EasyJet Trials Artificial Intelligence-Powered Engine Inspections
UK low-cost carrier EasyJet is trialing artificial intelligence (AI) based technology to optimize its engine borescope inspections. It has partnered with Dutch startup Aiir Innovations to test its automated borescope inspection products, which are aimed at reducing the time it takes to perform and analyze these types of inspections on jet engines.
Aiir’s software uses AI techniques to detect defects, count the number of blades that have been observed and perform speed analysis on blades. Once an inspection has been completed and analyzed, multiple parties are able to view, comment on and share borescope inspection findings via Aiir’s online platform, Aiir Review. According to Aiir, its software provides full traceability that boosts confidence in the engine asset and its value among all parties to a lease or sale transaction.
“We are excited to start testing our software solution with EasyJet and are confident this trial will underline the value of AI-assisted borescope inspections to it and other major airlines,” says Bart Vredebregt, CEO, Aiir Innovations. “Aiir software means no more painstaking reviews of borescope videos and drastically less human error—just a simple, speedy process in which the AI supports the engineer at every step.”
The trial, which began in April 2021 and is scheduled to last approximately five months, will initially be used to explore improvements to leased engine transitions by smoothing the process of stakeholder alignment. EasyJet says it will also look at other ways in which the software can be used to generate savings around borescope inspections. The airline currently operates a mix of Airbus A320 family aircraft powered by CFM LEAP-1A and CFM56-5B engines.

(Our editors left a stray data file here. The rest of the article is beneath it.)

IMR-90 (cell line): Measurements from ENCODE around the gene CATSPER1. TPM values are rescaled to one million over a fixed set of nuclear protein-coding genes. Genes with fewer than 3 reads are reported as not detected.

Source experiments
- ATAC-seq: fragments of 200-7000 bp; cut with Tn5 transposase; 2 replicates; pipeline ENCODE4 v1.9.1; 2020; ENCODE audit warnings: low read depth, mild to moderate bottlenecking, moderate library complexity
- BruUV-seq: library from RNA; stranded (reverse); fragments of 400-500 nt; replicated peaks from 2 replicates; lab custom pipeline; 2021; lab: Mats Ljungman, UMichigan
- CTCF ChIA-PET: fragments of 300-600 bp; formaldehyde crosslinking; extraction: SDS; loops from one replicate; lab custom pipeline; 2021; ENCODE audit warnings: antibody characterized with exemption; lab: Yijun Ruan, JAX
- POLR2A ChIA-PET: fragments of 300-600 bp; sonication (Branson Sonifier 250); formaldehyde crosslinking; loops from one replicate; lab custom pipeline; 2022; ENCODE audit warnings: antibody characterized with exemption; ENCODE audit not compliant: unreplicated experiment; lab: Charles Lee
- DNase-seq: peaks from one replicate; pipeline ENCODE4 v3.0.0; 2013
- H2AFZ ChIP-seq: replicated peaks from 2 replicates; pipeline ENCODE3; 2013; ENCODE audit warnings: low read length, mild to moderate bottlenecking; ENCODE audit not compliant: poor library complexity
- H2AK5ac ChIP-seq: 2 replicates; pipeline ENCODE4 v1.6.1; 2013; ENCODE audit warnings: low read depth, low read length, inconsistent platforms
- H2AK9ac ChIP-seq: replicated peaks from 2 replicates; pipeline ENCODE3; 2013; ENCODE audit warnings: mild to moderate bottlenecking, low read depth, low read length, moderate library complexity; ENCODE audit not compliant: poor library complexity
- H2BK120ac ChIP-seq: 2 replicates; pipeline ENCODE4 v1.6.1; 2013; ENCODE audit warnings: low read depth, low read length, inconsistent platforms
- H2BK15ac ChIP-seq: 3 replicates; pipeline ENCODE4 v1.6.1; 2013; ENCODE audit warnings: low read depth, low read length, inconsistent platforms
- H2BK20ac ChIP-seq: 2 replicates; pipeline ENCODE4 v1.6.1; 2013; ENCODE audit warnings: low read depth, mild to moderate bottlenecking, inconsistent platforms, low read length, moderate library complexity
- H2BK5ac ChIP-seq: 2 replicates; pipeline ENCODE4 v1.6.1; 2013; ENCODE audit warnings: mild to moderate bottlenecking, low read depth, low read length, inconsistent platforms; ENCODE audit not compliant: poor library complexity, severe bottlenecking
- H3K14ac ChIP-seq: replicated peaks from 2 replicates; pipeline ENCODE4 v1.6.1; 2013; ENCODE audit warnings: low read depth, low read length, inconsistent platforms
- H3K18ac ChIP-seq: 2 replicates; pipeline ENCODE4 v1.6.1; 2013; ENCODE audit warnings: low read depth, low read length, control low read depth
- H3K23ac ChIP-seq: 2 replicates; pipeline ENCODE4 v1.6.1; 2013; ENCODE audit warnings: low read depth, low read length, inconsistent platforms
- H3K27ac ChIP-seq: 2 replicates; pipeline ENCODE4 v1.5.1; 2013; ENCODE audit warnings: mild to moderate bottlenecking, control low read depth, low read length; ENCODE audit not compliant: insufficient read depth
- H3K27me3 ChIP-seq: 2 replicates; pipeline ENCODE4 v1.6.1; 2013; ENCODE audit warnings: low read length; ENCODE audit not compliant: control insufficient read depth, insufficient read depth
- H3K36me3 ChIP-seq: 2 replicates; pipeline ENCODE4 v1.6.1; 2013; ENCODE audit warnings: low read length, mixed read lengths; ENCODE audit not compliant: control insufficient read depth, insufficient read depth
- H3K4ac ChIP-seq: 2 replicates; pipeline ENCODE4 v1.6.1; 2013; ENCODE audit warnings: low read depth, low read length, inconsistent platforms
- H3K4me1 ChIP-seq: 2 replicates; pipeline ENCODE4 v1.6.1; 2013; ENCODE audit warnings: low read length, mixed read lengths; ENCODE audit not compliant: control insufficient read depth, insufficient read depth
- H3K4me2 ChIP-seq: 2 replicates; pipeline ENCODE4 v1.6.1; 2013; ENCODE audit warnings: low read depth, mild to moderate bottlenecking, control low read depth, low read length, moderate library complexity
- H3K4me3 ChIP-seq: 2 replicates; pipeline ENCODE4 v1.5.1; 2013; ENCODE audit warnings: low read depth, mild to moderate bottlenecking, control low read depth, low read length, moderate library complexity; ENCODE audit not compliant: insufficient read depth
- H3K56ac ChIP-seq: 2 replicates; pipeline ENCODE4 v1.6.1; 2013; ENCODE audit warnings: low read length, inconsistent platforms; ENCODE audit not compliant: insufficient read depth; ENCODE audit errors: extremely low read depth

EasyJet is not the first airline to trial Aiir’s technology. Since the startup’s launch in 2016, it has trialed the technology with KLM, KLM E&M and MTU Maintenance. According to Aiir, these case studies established that its technology reduced inspection times by approximately four hours and detected 150% more relevant findings than human inspectors. In February, MTU Maintenance Lease Services renewed and extended its cooperation with Aiir for a 12-month period.
In 2020, Aiir adapted its products to meet customer needs during the COVID-19 pandemic by enabling customers to access its AI insights online. Vredebregt says Aiir’s collaboration with EasyJet has been 100% digital thus far through its cloud-based solution, which he expects to continue for the rest of the trial.
In recent months, Vredebregt says the startup has further improved its AI detection rates. He notes that EASA recently released its first guidance for the use of safety-related machine learning applications, which will help Aiir more clearly determine how AI will fit into the regulatory framework in the future.